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Regional differences have always been persistent in the socioeconomic history of Italy, profoundly impacting and shaping the demographic pattern of each region. Maternal mortality, with its strong connections to public health expenditure, midwifery, women's social role, illiteracy and not believing in medical science, and socioeconomic status, is certainly among them.This is why this article aims to shed some light on the regional differences in maternal mortality in Italy between 1887 and 1955, and their role in shaping the overall decline of such a phenomenon. The analysis draws on the official statistics on causes of death. These statistics started to cover the entire national territory from 1887 onward.The study demonstrates that the southern regions of Italy had the lowest levels of maternal mortality, especially at the beginning of the period studied, likely on account of the lower female employment rate in industry compared to northern regions, and the higher propensity of home delivery, which can reduce the risk of puerperal infections, given the very high mortality rates for this cause documented in maternity hospitals before the introduction of antiseptic techniques.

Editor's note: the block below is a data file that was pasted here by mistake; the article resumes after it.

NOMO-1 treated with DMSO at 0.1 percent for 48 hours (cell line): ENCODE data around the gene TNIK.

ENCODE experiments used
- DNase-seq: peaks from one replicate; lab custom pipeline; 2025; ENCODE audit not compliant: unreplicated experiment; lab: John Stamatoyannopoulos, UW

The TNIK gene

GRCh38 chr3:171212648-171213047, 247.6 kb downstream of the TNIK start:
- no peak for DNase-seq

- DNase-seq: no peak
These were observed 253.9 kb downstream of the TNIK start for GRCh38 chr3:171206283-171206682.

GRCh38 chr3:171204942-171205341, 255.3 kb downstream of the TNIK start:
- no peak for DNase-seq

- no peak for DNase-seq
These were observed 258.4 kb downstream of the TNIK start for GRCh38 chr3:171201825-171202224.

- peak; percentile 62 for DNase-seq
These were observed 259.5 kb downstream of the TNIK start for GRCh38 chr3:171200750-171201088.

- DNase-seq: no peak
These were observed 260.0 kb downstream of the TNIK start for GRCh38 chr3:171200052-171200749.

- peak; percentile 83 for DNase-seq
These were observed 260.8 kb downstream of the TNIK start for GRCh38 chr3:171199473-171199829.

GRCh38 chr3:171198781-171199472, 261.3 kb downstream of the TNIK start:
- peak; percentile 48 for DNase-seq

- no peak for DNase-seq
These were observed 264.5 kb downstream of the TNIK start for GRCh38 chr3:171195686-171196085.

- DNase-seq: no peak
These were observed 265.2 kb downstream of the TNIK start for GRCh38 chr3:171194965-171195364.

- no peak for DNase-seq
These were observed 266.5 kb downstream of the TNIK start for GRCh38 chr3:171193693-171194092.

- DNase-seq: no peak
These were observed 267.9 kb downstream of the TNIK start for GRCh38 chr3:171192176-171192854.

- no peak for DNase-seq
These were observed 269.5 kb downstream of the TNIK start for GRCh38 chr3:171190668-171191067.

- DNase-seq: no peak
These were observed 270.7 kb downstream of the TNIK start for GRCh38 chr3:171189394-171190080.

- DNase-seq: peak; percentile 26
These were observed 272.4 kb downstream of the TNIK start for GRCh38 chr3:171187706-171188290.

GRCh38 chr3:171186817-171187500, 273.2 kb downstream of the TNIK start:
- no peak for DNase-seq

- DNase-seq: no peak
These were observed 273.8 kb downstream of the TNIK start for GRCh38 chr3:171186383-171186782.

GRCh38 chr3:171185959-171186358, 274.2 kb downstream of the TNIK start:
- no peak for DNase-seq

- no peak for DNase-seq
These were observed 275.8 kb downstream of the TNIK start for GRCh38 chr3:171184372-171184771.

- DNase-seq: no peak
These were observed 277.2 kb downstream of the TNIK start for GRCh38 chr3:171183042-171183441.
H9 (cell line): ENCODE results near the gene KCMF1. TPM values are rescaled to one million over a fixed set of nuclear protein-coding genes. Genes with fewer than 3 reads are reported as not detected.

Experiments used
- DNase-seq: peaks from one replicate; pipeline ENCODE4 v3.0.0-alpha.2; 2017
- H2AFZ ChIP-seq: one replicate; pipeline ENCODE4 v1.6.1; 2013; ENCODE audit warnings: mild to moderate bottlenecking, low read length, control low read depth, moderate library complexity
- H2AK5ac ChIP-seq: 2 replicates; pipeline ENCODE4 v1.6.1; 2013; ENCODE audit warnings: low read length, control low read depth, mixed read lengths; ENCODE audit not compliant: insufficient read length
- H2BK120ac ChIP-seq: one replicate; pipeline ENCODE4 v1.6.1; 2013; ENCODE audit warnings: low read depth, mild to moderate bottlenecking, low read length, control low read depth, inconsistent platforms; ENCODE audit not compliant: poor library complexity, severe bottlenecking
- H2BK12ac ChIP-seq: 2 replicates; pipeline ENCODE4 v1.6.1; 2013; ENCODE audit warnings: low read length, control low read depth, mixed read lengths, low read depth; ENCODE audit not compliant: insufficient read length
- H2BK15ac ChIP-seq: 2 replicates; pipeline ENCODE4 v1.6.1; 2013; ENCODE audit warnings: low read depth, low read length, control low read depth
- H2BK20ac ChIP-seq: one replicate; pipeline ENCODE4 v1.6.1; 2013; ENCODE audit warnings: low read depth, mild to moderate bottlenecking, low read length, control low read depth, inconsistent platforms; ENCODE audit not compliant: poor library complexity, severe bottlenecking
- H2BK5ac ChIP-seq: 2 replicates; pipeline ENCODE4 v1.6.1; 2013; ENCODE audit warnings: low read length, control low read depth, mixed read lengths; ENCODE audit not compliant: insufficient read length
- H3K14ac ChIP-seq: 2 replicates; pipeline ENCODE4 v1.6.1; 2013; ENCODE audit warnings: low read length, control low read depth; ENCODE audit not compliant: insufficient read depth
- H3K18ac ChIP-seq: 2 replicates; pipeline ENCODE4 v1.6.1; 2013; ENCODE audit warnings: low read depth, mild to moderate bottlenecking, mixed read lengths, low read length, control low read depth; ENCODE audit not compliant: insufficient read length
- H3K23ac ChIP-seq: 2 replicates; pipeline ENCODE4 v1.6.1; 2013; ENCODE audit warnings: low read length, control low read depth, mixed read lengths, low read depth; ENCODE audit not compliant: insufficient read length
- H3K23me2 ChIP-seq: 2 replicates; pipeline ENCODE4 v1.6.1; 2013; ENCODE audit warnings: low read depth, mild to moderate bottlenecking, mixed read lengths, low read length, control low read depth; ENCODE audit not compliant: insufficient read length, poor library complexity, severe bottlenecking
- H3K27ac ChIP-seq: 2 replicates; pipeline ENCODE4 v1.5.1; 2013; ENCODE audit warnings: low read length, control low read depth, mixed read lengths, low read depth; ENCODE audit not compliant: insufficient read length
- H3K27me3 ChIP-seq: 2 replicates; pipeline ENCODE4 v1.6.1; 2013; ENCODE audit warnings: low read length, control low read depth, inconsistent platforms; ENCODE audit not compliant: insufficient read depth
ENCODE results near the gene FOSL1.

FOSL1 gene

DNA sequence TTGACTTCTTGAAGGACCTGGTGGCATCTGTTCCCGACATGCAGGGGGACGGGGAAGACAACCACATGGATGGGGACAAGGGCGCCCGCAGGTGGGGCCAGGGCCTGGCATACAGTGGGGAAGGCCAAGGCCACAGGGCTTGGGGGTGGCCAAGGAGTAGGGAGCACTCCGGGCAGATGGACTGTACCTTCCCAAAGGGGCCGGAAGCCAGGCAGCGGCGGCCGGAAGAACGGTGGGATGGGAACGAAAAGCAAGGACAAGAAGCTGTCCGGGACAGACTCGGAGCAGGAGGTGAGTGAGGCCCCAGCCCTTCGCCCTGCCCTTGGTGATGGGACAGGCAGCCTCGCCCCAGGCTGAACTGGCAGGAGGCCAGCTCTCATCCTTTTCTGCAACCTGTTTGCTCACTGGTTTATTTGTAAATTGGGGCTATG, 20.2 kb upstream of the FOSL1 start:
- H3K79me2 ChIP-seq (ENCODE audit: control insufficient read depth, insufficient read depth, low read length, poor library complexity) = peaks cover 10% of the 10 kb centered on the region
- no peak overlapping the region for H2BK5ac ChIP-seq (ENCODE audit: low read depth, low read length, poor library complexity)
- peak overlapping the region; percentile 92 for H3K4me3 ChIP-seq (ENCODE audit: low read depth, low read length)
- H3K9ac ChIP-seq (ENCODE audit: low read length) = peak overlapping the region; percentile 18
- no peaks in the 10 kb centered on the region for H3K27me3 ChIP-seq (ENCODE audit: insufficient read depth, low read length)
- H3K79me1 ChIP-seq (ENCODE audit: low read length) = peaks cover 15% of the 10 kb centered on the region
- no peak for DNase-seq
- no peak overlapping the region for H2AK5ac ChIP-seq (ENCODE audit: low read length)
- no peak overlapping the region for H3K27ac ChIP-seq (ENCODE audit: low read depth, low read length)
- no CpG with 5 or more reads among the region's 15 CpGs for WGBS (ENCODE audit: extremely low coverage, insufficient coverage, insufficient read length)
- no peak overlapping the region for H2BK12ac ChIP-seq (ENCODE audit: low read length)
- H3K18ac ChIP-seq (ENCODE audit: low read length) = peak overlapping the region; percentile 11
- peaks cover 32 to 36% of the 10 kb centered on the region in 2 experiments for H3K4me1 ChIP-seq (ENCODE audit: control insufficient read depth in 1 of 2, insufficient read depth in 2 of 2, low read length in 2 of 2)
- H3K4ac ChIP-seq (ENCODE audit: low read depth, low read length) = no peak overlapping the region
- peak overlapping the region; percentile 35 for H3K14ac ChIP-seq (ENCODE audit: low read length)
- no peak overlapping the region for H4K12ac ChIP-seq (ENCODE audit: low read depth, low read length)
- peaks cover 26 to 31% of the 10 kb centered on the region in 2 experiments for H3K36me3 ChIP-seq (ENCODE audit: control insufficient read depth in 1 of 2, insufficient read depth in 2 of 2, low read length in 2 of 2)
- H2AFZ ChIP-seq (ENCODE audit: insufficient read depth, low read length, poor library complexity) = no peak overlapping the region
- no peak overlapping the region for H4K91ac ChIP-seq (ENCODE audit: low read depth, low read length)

Matteo Manfredini
Marco Breschi
This is the latest publication of the author on cairn.
This is the latest publication of the author on cairn.
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